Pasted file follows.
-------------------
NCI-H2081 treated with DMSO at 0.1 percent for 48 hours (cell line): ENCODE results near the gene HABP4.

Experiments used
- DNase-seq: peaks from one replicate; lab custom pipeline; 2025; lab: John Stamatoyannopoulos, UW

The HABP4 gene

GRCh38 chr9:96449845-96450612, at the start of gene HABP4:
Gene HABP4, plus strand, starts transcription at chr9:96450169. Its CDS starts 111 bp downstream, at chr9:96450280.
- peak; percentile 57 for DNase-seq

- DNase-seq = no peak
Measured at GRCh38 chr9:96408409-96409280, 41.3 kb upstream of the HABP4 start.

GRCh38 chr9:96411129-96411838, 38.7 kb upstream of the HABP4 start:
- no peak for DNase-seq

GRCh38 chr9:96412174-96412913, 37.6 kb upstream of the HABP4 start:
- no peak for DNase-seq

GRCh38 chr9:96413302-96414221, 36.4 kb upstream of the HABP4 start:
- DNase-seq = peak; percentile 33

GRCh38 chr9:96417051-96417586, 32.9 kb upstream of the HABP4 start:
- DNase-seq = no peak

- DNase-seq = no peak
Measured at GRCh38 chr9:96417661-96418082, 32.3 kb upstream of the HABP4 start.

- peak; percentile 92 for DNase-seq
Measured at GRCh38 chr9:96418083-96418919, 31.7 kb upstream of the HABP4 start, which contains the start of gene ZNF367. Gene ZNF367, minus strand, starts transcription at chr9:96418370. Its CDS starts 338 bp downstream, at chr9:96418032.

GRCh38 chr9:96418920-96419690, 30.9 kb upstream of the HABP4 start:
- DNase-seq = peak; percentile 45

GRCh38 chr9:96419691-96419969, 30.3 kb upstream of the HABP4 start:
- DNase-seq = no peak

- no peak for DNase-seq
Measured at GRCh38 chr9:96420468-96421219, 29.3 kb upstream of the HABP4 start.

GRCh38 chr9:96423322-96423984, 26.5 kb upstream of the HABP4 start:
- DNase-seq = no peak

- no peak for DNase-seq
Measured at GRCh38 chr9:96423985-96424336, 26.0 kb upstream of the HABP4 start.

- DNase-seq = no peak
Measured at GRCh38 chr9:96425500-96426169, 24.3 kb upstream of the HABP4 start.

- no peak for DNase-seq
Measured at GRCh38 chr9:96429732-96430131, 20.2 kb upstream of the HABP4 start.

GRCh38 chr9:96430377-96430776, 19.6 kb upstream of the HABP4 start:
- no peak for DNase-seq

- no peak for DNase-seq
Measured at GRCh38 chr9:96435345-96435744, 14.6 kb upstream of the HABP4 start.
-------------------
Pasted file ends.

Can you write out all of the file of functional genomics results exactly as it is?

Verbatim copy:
NCI-H2081 treated with DMSO at 0.1 percent for 48 hours (cell line): ENCODE results near the gene HABP4.

Experiments used
- DNase-seq: peaks from one replicate; lab custom pipeline; 2025; lab: John Stamatoyannopoulos, UW

The HABP4 gene

GRCh38 chr9:96449845-96450612, at the start of gene HABP4:
Gene HABP4, plus strand, starts transcription at chr9:96450169. Its CDS starts 111 bp downstream, at chr9:96450280.
- peak; percentile 57 for DNase-seq

- DNase-seq = no peak
Measured at GRCh38 chr9:96408409-96409280, 41.3 kb upstream of the HABP4 start.

GRCh38 chr9:96411129-96411838, 38.7 kb upstream of the HABP4 start:
- no peak for DNase-seq

GRCh38 chr9:96412174-96412913, 37.6 kb upstream of the HABP4 start:
- no peak for DNase-seq

GRCh38 chr9:96413302-96414221, 36.4 kb upstream of the HABP4 start:
- DNase-seq = peak; percentile 33

GRCh38 chr9:96417051-96417586, 32.9 kb upstream of the HABP4 start:
- DNase-seq = no peak

- DNase-seq = no peak
Measured at GRCh38 chr9:96417661-96418082, 32.3 kb upstream of the HABP4 start.

- peak; percentile 92 for DNase-seq
Measured at GRCh38 chr9:96418083-96418919, 31.7 kb upstream of the HABP4 start, which contains the start of gene ZNF367. Gene ZNF367, minus strand, starts transcription at chr9:96418370. Its CDS starts 338 bp downstream, at chr9:96418032.

GRCh38 chr9:96418920-96419690, 30.9 kb upstream of the HABP4 start:
- DNase-seq = peak; percentile 45

GRCh38 chr9:96419691-96419969, 30.3 kb upstream of the HABP4 start:
- DNase-seq = no peak

- no peak for DNase-seq
Measured at GRCh38 chr9:96420468-96421219, 29.3 kb upstream of the HABP4 start.

GRCh38 chr9:96423322-96423984, 26.5 kb upstream of the HABP4 start:
- DNase-seq = no peak

- no peak for DNase-seq
Measured at GRCh38 chr9:96423985-96424336, 26.0 kb upstream of the HABP4 start.

- DNase-seq = no peak
Measured at GRCh38 chr9:96425500-96426169, 24.3 kb upstream of the HABP4 start.

- no peak for DNase-seq
Measured at GRCh38 chr9:96429732-96430131, 20.2 kb upstream of the HABP4 start.

GRCh38 chr9:96430377-96430776, 19.6 kb upstream of the HABP4 start:
- no peak for DNase-seq

- no peak for DNase-seq
Measured at GRCh38 chr9:96435345-96435744, 14.6 kb upstream of the HABP4 start.